We also need to understand this issue from the Republican point-of-view. We need to be able to articulate their arguments against election reform, understand the legal and ethical basis of these arguments, and be sensitive to the reaction many Republicans have when the subject of election reform is brought up: that this is a liberal/progressive smokescreen issue whose only purpose is to discredit the legitimacy of George W. Bush. We don't have to agree with these folks, but we do have to understand their position and separate our feelings of hurt and mistrust from our analysis of them.

Education of adversaries and the public about the facts of the dispute

This is where you "PR" your side of the issue. You contact commentators, journalists of good will and celebrities who have the public's ear, and inform them of the facts surrounding your issue and the logic of your argument. Press conferences, blogging, letters to the editor, contacting elected representatives (even Republican ones) are all a part of this process. NOTE: traditional forms of blogging are NOT a direct action: they are a part of this education process. Mass email and telephone campaigns can serve as a form of direct action if their point is to put pressure on one's opponent, but they also tend to reside in this area of adversary education.

Returning to the issue of election reform, this step would comprise of folks calling their local radio talk shows, sending letters to the editor of local and national newspapers, and emailing journalists of goodwill and asking them to cover this issue. It's also important to reach out to celebrities and commentators to keep this issue alive and talked about. Most importantly, it is important to email all of your elected representatives - even the Republican ones - and tell them how important this issue is to you and why. This should not be done in place of direct action, but rather as a supplement to it so that when you take to the streets folks understand why you're doing so.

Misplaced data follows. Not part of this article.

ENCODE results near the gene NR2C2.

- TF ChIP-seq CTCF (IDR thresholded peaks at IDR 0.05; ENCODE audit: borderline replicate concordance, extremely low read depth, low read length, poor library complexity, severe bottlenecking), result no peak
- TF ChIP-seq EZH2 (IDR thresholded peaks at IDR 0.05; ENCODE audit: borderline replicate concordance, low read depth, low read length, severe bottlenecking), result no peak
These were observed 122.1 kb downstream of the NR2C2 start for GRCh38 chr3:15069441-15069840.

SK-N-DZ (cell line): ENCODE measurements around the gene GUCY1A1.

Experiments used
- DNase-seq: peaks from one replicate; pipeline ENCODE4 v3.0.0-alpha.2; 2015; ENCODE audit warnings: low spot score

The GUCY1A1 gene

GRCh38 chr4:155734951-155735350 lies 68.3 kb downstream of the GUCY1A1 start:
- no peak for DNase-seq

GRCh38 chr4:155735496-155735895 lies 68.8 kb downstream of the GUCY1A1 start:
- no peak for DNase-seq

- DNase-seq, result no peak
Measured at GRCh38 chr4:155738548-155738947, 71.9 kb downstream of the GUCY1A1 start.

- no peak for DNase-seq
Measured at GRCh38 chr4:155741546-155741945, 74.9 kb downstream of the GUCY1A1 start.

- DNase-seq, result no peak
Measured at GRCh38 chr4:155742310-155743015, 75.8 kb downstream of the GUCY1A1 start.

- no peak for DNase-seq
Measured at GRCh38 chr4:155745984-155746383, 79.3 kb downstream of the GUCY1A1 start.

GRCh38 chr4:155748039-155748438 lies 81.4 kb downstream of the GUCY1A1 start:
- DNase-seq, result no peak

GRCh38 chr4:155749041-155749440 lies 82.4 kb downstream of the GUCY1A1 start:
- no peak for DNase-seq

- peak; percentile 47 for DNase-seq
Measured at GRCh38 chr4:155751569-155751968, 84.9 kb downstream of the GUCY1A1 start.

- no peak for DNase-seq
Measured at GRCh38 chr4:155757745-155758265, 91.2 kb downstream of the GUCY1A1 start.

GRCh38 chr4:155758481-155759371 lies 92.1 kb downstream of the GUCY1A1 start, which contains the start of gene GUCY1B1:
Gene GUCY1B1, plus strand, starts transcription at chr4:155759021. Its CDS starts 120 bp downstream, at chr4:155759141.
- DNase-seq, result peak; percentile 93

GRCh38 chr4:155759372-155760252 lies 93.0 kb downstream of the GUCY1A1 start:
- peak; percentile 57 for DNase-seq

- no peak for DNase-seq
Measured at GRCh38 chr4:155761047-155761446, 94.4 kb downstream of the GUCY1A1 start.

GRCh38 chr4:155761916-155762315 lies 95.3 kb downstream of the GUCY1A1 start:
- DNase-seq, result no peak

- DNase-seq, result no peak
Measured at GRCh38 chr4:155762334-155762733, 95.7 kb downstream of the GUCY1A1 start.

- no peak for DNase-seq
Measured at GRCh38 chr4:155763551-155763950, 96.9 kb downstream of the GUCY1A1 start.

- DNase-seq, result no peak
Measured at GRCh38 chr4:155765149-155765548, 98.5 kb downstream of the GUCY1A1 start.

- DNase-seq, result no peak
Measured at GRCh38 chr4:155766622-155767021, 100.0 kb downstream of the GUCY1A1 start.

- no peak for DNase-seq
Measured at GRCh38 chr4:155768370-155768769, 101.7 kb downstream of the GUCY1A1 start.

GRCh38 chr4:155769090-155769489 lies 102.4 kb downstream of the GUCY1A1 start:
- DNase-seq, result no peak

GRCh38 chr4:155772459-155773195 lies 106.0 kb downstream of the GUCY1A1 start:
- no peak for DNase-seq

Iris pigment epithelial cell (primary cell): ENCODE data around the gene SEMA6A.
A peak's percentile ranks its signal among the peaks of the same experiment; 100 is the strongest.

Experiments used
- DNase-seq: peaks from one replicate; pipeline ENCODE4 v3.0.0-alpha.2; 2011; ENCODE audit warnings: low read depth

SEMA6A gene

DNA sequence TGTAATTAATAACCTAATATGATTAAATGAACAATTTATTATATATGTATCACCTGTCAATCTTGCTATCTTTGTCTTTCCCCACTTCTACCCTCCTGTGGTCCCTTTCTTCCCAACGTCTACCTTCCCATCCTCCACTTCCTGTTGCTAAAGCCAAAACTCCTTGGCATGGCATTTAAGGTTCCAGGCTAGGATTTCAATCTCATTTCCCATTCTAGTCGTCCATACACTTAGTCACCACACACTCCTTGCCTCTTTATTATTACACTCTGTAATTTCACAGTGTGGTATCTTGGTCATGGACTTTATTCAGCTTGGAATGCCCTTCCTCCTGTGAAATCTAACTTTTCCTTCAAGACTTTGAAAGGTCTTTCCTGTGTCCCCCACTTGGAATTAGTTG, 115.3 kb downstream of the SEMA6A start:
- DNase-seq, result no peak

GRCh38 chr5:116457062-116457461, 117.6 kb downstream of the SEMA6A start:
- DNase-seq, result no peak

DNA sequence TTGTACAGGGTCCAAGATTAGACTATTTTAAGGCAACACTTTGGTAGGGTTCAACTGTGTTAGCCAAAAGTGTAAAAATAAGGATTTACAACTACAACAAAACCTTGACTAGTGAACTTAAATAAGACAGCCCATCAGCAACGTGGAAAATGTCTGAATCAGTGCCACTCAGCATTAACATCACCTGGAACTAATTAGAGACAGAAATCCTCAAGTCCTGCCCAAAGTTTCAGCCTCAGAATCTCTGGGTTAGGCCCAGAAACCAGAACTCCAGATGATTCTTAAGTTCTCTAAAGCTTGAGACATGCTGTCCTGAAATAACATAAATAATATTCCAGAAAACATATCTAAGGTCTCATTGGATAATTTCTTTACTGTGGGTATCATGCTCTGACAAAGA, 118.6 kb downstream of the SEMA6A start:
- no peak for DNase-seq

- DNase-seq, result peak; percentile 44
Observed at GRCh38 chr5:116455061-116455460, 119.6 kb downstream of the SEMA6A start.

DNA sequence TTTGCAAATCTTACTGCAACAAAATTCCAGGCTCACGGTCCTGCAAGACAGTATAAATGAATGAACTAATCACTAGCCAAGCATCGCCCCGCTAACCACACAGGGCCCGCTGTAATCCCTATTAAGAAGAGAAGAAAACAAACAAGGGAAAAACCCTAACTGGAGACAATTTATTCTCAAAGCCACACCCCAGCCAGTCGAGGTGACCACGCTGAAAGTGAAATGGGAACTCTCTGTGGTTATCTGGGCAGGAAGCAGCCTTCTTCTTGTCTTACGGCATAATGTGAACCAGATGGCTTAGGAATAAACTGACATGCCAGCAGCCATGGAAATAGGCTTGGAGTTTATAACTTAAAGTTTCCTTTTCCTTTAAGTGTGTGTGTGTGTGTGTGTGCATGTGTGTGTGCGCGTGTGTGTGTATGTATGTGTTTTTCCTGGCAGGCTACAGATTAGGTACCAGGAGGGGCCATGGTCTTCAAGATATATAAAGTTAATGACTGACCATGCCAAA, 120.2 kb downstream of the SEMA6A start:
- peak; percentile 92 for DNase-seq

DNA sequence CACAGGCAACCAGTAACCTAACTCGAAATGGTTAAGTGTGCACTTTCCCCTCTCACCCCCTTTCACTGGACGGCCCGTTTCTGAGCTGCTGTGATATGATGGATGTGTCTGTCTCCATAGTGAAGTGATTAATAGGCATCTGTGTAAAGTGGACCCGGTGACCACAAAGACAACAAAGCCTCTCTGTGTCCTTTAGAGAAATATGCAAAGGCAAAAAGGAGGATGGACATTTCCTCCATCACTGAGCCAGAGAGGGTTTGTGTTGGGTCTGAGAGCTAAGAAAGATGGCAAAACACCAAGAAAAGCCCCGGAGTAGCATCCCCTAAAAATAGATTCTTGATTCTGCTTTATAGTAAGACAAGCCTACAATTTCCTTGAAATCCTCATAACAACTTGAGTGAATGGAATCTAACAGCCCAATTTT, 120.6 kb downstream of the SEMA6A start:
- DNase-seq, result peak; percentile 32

Personal Commitment to nonviolent attitudes and action

In this step, you review the Six Principles of Kingian nonviolence and commit yourself spiritually to following them. In our example of election reform, this would include refraining from calling Republicans "Rethugs" or similar names; it would mean cutting down on the partisan attacks and showing respect to George W. Bush as our elected President, as hard as that can be. Part of "getting your nonviolence on" is ensuring that petty attacks and language don't detract from the facts surrounding your case. You're basically ensuring that your opponent has no other talking points than those attempting to refute the facts and logic of your position.

Negotiation with adversary in a spirit of goodwill to correct injustice

This is the behind-the-scenes maneuvering that occurs prior to any direct action. It's important to attempt to negotiate with your adversary before putting pressure on them: it shows that you are attempting to work with them in the spirit of goodwill, and not just grandstand for the sake of grandstanding.

In the area of election reform, this would be when politicians propose legislation, organizations like the ACLU follow up with members of Congress to lobby for legislation, and when various celebrities get involved to help reach compromise on the issue. If the legislation gets stalled and the opponent only shows a passing lip service to resolving the conflict, then you proceed to the next step: direct action.

Nonviolent direct action, such as marches, boycotts, mass demonstrations, picketing, sit-ins etc. to help persuade or compel adversary to work toward dispute-resolution.